This is our third installment in a series of as-told-to stories from Angelenos who witnessed the first 48 hours of the 1992 riots. Tim Goldman, who was in his 30s at the time, lived near the intersection of Florence and Normandie avenues when the violence erupted. He had returned to his hometown of L.A. the previous year after spending a decade as a pilot in the U.S. Air Force.
That day I was in Gardena helping some friends move. We were traveling back and forth from downtown through South L.A. I remember walking into the home and everyone appeared to be sad. When I heard about the verdicts my heart just fell into my stomach. I was stunned. We can do this move later, they agreed.
I headed back to the home where I was staying, at 75th and Vermont. My friend Alfred, who stayed down the street, was there. Maybe five or 10 minutes later I could hear him yelling: "Hey, there's something going down at Florence and Normandie. We have to go." We rolled in his truck. It was just a few blocks away. We got to Naomi and 73rd and, because of the commotion, traffic was at a standstill. I jumped out of the truck.
Alfred beat me to Florence and Normandie. I witnessed the LAPD making arrests. That's when I started recording video. It was during the initial standoff with the LAPD. I was there when the police retreated. Bart Bartholomew, a New York Times photographer, was one of the first persons attacked at the intersection.
You have that amount of police, it's not normal, basically. Of course people were upset, and the police presence attracted more individuals to that area, which led to what happened at Florence and Normandie. Initially it started at 71st and Normandie, where they were making some arrests. There was some rock-throwing at police vehicles.
The last police car left. That drew most of the people into the intersection. There was really nothing going on at Florence and Normandie until the police withdrew. The last police car, you can see it on the video, it left, then people took the place of police. And they stayed. It became a crossroads, and things started to unfold.
They started looting Tom's Liquor store. There was looting prior to the liquor store, [but] the most intense beatings came after the liquor store. People will say it had nothing to do with it. But I think alcohol had something to do with it.
People were pulled out of their vehicles. I stood on top of a car recording [truck driver] Larry [Tarvin] as he approached the intersection. When he was pulled out of his truck I ran around the back and recorded him on the ground.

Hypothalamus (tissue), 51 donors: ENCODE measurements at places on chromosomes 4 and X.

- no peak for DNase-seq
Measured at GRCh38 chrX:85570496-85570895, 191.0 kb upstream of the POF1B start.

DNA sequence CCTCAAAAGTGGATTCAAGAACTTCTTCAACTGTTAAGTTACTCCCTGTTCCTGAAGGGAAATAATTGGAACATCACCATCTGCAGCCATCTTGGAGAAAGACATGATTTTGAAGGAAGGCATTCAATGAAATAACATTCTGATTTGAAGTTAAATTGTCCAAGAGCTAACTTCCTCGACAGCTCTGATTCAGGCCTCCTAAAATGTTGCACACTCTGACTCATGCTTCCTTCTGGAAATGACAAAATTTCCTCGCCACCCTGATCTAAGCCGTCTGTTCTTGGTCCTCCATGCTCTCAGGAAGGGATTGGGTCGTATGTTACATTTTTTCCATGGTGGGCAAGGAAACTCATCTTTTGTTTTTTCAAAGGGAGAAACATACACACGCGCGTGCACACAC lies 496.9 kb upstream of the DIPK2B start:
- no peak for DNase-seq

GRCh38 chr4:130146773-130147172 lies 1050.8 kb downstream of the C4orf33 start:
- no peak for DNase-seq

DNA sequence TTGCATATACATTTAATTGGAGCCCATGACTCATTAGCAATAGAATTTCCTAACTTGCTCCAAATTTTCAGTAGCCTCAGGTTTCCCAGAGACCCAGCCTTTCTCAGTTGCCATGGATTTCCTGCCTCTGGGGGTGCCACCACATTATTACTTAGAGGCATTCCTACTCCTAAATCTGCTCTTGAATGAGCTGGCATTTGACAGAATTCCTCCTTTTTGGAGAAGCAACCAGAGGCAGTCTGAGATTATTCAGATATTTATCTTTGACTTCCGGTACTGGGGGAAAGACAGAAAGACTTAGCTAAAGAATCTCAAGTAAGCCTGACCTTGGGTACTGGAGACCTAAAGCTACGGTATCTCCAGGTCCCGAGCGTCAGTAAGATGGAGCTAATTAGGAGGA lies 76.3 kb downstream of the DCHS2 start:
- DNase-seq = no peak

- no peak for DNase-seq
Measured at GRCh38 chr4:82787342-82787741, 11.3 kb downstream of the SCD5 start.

Then [Reginald] Denny comes to the intersection and my brother is recording Denny being pulled out of the truck and laying on the ground. It happened so fast I never saw the Denny attack firsthand, but I did record him on his knees as he was struggling to get back into his truck. My brother was also running out of battery.
Buildings were set on fire, the liquor store was on fire, an auto parts store was on fire, a furniture store was on fire. They saw the police weren't reacting. The sun went down.
I stayed until the fire trucks came through. They didn't stop. I said they're going to let it burn. I said they have to be waiting on a police escort, and probably they didn't get it. They cut through, turned right on Normandie and kept going north. The time stamp on my video camera shows me leaving around 8:10. I had enough for the day, and I turned my camera off. I had been at the intersection for three or four hours. I was at the intersection longer than anybody, including some of the guys who committed a lot of the crimes there.
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I came out the second day for a little bit. I went to 84th and Vermont. It was in the morning and we were with a few friends. The Sheriff's Department was out and the LAPD was there. There was a standoff with police with
some guys who had snatched a bank safe out of a wall and dragged it down the street with a car. It broke loose. You could see gang members closer to 83rd and Hoover. The safe was in the middle of the street. The standoff lasted a half-hour or so.
The National Guard was in town. I can remember seeing them on top of buildings. It was kind of weird, the presence of military in the streets of L.A. like that. It was just so chaotic. You'd see fire trucks go north on Vermont and then go south on Vermont. At night there were no street lights, no lights in homes, it was completely pitch black. Police were out patrolling.
After that I got out of Los Angeles for a couple days. It was just too wild. I went to Fullerton. I didn't feel safe in Los Angeles. My brother and my best friend didn't want anything to do with the tapes once they recorded them — because they knew a lot of the guys who committed the acts out there. For me, there were threats. I felt I was ostracized by the black community for videotaping. It's one of the reasons I left L.A.